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Navigating the Marketing Maze

July 1, 2009
by Mark Willaman
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Tips to Optimize Working with Senior Care Suppliers

The senior care marketplace is booming, and so is the demand for products and services relating to the care of older Americans. Like a modern-day gold rush, more and more companies are entering the senior care market, ranging from medical supply firms to home care services. And yet many senior care suppliers are unprepared for the competition they will face.

As a result, buyers that used to deal solely with locally owned companies are suddenly faced with a horde of new companies and franchises based out of state. Equally varied are the approaches they take to promoting their services and goods; some have significant marketing budgets, while smaller vendors struggle to get their message out with fewer resources.

Ideal time

Ironically, a recession can be an ideal time to invest in your business. Vendors are frequently willing to negotiate contracts that can reduce your investment costs. But considering the tight budgets of many long-term care facilities, administrators need to determine whether large purchases will have a measurable and direct impact on new sales and resident retention. The bottom-line goals are to grow your business, help reduce costs, and improve efficiencies.

The key is to seek out vendors who are aware of your business needs and challenges. However, traditional marketing vehicles such as print advertising, direct mail, and trade shows are not always as effective in reaching the sprawling senior care market. Enter the Internet, which has revolutionized how people research senior care products and services. In recent decades, a little advertising and a Yellow Pages listing were all a buyer needed to locate the right vendor. But today, second only to word of mouth, the Web is the primary resource where consumers go to find and research senior care services. Even if you initially learn about a supplier company offline, the odds are high you'll go online to get more information.

Because of this shift, savvy marketers have realized they need the following to reach long-term care providers:

  • A strong online presence that points you to their Web site.

  • A rich “marketing” Web site with content that clearly and quickly tells you who the company is and why its product or service is unique.

This is not to abandon proven tactics such as advertising (print, cable, TV, or radio), sponsorships, trade show exhibiting, and direct print marketing. In researching the preferred marketing and public relations activities, senior care suppliers have typically cited these methods as well as speaking appearances, search engine optimization campaigns, and content offerings such as bylined articles, white papers, Webinars, and more. Yet in today's world, a Web site is a window to not only a company's products and services, but also its culture, service standards, and expertise.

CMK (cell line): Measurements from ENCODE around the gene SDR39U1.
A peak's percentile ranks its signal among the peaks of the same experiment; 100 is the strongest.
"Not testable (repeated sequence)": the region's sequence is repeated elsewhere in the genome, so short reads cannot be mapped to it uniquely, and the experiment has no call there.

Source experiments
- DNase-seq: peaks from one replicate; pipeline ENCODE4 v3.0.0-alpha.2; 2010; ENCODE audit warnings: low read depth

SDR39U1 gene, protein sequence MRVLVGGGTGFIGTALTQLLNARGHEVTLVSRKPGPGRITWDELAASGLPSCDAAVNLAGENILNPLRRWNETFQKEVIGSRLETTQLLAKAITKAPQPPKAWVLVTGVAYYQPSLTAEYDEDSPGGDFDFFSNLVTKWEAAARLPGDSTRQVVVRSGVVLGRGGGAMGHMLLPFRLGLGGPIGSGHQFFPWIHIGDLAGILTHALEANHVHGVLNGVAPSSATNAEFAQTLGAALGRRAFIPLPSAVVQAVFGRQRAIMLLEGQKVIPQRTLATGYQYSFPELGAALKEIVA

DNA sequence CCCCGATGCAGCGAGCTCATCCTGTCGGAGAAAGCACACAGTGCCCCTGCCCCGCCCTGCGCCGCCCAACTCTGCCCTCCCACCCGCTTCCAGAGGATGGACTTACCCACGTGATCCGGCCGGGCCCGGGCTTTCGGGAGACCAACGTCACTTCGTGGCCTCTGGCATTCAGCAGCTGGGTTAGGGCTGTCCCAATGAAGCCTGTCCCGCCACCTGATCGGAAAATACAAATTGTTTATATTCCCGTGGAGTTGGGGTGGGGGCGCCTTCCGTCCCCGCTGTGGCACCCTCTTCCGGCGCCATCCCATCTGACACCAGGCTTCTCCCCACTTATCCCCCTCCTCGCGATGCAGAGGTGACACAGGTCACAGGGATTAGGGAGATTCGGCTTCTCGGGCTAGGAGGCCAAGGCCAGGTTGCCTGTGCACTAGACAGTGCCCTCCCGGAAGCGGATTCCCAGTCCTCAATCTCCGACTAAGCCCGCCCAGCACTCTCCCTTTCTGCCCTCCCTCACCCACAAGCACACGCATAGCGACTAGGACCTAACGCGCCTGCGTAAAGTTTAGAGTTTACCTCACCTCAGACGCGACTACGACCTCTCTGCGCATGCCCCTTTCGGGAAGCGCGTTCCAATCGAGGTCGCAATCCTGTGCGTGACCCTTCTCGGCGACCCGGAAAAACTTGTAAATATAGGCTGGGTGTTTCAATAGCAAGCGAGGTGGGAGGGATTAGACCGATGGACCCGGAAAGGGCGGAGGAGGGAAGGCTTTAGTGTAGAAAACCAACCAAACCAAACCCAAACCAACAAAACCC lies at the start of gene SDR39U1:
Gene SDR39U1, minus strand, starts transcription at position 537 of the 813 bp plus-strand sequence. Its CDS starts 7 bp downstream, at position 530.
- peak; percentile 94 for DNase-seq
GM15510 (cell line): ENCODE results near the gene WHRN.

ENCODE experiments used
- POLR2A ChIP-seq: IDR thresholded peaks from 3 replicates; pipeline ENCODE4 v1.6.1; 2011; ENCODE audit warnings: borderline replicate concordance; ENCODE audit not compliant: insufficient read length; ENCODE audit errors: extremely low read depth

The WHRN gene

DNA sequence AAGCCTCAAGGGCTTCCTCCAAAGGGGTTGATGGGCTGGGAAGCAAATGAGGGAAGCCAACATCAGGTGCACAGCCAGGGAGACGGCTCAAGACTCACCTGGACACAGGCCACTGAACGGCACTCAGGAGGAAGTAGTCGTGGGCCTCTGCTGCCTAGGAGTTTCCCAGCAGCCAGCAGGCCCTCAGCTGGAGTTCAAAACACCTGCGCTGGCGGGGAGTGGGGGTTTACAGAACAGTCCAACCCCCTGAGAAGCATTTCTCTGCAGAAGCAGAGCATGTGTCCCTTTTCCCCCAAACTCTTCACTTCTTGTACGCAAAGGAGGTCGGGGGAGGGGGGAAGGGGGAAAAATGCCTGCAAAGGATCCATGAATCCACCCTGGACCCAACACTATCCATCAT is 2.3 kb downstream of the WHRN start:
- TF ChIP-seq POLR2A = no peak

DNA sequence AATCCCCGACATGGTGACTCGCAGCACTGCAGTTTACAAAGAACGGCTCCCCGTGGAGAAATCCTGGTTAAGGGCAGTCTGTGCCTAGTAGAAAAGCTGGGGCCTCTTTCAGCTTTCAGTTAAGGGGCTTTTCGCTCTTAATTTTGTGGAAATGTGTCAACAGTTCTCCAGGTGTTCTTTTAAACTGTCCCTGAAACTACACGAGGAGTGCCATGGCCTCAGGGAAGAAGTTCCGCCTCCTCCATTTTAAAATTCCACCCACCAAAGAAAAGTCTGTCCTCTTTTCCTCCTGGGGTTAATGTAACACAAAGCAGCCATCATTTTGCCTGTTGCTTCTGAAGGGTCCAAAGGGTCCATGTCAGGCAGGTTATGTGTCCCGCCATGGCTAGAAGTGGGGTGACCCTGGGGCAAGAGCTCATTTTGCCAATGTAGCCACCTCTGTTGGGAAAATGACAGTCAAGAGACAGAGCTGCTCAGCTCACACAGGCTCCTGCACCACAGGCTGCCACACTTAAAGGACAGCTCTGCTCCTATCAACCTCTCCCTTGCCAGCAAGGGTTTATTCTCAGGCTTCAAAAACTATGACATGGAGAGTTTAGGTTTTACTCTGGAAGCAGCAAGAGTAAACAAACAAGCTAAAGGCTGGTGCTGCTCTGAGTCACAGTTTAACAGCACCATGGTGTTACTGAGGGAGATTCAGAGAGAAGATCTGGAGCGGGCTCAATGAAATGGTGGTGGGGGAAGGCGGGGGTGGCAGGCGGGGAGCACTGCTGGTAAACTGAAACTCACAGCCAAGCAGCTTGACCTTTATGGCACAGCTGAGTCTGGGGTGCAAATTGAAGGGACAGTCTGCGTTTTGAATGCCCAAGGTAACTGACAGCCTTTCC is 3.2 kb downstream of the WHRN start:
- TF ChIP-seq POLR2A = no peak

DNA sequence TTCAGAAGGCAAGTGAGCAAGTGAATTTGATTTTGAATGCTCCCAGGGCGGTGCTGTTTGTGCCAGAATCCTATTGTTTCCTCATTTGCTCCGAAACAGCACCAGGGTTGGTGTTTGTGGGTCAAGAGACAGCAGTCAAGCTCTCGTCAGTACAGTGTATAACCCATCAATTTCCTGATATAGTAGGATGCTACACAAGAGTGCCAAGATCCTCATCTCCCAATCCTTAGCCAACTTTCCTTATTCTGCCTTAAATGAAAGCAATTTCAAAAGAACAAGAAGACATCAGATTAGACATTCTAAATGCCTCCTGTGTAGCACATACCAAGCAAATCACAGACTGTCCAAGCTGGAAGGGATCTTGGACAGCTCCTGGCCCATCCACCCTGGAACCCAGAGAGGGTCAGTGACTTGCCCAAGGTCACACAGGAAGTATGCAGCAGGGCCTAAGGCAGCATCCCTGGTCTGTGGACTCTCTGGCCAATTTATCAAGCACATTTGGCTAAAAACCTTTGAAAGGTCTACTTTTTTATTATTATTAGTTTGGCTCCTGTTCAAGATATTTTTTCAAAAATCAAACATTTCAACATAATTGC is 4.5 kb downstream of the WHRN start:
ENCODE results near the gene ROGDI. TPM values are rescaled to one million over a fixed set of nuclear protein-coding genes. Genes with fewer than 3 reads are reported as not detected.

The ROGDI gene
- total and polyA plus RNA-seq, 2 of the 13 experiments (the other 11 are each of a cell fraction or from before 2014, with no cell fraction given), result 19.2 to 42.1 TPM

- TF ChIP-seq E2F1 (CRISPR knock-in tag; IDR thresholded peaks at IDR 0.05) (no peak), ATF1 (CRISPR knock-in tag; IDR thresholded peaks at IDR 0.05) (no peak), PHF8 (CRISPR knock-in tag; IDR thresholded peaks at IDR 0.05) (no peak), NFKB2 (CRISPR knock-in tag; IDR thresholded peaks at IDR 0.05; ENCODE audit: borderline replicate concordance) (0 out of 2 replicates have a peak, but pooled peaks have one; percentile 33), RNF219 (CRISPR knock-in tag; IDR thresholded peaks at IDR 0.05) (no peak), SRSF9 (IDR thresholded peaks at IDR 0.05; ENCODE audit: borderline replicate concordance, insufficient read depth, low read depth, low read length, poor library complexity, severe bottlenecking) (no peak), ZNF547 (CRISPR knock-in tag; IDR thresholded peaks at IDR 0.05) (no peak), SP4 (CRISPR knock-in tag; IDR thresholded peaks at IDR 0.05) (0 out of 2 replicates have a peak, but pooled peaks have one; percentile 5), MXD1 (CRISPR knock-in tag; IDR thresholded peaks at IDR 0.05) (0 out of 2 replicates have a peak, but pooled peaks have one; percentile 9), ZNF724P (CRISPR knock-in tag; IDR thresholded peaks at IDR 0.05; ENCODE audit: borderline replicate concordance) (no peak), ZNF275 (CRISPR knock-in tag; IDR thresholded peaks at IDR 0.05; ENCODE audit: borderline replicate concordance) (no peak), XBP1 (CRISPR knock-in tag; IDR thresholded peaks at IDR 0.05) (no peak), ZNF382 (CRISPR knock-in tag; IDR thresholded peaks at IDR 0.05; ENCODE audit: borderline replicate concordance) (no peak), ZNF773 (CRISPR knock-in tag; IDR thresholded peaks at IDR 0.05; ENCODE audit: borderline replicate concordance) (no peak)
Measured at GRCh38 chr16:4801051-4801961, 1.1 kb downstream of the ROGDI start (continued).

Seeking information

When seeking product information, long-term care administrators should always start with their peers-contact other facilities in the area that cater to seniors. If you are a member of a trade association, contact it for ideas. Also review trade publications that feature vendors, both in editorial copy and advertising. Online buyer guides are available as well as trade shows. The latter is especially desirable for those in an active search-there's no better way to evaluate vendors than meeting them face to face in a conference environment.

For those who locate potential vendors online, call or e-mail them for more information; and pay attention to how quickly and professionally they respond. Make sure they have an actual office and are not operating out of a garage. Depending on the type of product or service they offer, you may want to suggest a site visit-as a rule of thumb, the more money you're spending, the more likely you should meet in-person, especially when purchasing an ongoing service. Be consistent in how you request more information, so you can make consistent comparisons between vendors. Send each supplier a list of questions, ask for references, and give a deadline. Their responses will reveal a great deal about each company's quality and attention to service.

Many vendors view marketing as a luxury-something that, when there are a few extra dollars, they spend on sporadic marketing campaigns. Inevitably, the results are inconsistent and ineffective. But for those who develop a search-optimized Web site and a strong online visibility campaign, the above strategies can help vendors and buyers achieve a greater understanding of each other and develop a better collaboration.

Mark Willaman, a marketing veteran of nearly 20 years, is the Founder and President of, which helps senior care companies generate publicity through media relations and search engine optimization marketing campaigns. helps suppliers generate publicity, increase Web site traffic and sales leads. For information, visit

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At a glance…

The key for owners, administrators, and purchasing agents hoping to optimize their purchasing strength is to seek out vendors who are aware of your business needs and challenges. Vendors are frequently willing to negotiate contracts that can reduce your investment costs, especially in recessionary times. The bottom-line goals are to grow your business, help reduce costs, and improve efficiencies.

Long-Term Living 2009 July;58(7):18-21